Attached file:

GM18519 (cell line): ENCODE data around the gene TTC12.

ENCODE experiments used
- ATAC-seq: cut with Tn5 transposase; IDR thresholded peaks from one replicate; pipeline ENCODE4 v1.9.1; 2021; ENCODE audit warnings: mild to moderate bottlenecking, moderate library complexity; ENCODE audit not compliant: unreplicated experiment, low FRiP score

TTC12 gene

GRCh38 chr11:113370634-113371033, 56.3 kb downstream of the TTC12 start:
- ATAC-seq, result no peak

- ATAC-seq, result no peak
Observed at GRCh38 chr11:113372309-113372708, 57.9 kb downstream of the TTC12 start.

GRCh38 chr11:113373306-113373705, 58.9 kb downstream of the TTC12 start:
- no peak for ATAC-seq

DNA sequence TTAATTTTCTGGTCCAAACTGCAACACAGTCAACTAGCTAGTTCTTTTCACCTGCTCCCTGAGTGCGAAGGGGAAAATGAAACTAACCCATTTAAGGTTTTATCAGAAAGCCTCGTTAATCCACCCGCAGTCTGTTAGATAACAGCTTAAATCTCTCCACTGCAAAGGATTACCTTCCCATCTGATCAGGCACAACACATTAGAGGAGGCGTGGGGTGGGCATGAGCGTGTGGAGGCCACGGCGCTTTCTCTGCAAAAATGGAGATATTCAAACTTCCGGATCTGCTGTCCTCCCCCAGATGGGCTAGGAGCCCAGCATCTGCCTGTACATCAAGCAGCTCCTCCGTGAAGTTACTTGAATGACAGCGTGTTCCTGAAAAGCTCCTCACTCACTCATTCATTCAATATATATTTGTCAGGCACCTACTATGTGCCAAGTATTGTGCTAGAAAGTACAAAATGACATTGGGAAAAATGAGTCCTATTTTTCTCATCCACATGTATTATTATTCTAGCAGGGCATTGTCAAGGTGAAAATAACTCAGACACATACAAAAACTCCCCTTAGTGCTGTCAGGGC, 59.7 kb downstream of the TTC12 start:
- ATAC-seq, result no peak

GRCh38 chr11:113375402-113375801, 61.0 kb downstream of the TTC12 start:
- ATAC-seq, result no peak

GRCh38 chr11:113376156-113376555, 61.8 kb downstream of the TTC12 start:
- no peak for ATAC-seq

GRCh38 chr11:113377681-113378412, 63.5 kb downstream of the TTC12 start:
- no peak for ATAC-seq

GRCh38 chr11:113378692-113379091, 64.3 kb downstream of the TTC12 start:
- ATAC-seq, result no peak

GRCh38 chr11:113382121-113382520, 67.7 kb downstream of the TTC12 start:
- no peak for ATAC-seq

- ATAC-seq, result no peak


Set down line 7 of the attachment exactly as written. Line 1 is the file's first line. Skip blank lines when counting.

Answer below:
- ATAC-seq, result no peak